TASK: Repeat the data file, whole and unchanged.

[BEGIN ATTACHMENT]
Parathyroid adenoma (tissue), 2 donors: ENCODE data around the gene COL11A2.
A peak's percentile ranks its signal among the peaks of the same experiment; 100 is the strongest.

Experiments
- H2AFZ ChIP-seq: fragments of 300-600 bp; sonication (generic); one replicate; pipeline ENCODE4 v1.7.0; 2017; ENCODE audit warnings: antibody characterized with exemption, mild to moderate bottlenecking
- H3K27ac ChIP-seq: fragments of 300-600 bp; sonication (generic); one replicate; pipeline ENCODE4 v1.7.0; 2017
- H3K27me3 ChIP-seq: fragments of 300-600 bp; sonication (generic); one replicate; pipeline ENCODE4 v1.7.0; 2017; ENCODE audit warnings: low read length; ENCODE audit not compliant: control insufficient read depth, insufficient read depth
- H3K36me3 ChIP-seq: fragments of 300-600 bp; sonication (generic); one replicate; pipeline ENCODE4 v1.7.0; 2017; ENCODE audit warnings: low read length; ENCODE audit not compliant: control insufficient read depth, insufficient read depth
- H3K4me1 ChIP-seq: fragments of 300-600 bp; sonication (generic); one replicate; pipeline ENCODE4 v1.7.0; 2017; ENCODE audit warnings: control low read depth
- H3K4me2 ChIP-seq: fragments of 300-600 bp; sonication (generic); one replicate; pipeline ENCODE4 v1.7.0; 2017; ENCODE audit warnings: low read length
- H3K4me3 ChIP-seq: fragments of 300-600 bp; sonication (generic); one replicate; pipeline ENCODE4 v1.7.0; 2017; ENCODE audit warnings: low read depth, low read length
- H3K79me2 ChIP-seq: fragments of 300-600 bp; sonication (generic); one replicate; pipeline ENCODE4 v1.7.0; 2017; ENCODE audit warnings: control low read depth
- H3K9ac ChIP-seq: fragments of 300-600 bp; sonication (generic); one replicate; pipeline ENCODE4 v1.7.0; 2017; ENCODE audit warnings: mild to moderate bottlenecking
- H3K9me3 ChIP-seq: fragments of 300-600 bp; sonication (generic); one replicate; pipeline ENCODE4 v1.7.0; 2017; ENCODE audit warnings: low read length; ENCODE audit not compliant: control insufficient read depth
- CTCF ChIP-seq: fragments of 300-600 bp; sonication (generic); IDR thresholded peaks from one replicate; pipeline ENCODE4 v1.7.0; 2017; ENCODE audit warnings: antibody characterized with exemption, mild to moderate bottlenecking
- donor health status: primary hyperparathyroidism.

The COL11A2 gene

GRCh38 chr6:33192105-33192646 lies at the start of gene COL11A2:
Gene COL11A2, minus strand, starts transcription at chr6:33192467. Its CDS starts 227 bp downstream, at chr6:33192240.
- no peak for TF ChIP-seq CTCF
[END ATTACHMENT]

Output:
Parathyroid adenoma (tissue), 2 donors: ENCODE data around the gene COL11A2.
A peak's percentile ranks its signal among the peaks of the same experiment; 100 is the strongest.

Experiments
- H2AFZ ChIP-seq: fragments of 300-600 bp; sonication (generic); one replicate; pipeline ENCODE4 v1.7.0; 2017; ENCODE audit warnings: antibody characterized with exemption, mild to moderate bottlenecking
- H3K27ac ChIP-seq: fragments of 300-600 bp; sonication (generic); one replicate; pipeline ENCODE4 v1.7.0; 2017
- H3K27me3 ChIP-seq: fragments of 300-600 bp; sonication (generic); one replicate; pipeline ENCODE4 v1.7.0; 2017; ENCODE audit warnings: low read length; ENCODE audit not compliant: control insufficient read depth, insufficient read depth
- H3K36me3 ChIP-seq: fragments of 300-600 bp; sonication (generic); one replicate; pipeline ENCODE4 v1.7.0; 2017; ENCODE audit warnings: low read length; ENCODE audit not compliant: control insufficient read depth, insufficient read depth
- H3K4me1 ChIP-seq: fragments of 300-600 bp; sonication (generic); one replicate; pipeline ENCODE4 v1.7.0; 2017; ENCODE audit warnings: control low read depth
- H3K4me2 ChIP-seq: fragments of 300-600 bp; sonication (generic); one replicate; pipeline ENCODE4 v1.7.0; 2017; ENCODE audit warnings: low read length
- H3K4me3 ChIP-seq: fragments of 300-600 bp; sonication (generic); one replicate; pipeline ENCODE4 v1.7.0; 2017; ENCODE audit warnings: low read depth, low read length
- H3K79me2 ChIP-seq: fragments of 300-600 bp; sonication (generic); one replicate; pipeline ENCODE4 v1.7.0; 2017; ENCODE audit warnings: control low read depth
- H3K9ac ChIP-seq: fragments of 300-600 bp; sonication (generic); one replicate; pipeline ENCODE4 v1.7.0; 2017; ENCODE audit warnings: mild to moderate bottlenecking
- H3K9me3 ChIP-seq: fragments of 300-600 bp; sonication (generic); one replicate; pipeline ENCODE4 v1.7.0; 2017; ENCODE audit warnings: low read length; ENCODE audit not compliant: control insufficient read depth
- CTCF ChIP-seq: fragments of 300-600 bp; sonication (generic); IDR thresholded peaks from one replicate; pipeline ENCODE4 v1.7.0; 2017; ENCODE audit warnings: antibody characterized with exemption, mild to moderate bottlenecking
- donor health status: primary hyperparathyroidism.

The COL11A2 gene

GRCh38 chr6:33192105-33192646 lies at the start of gene COL11A2:
Gene COL11A2, minus strand, starts transcription at chr6:33192467. Its CDS starts 227 bp downstream, at chr6:33192240.
- no peak for TF ChIP-seq CTCF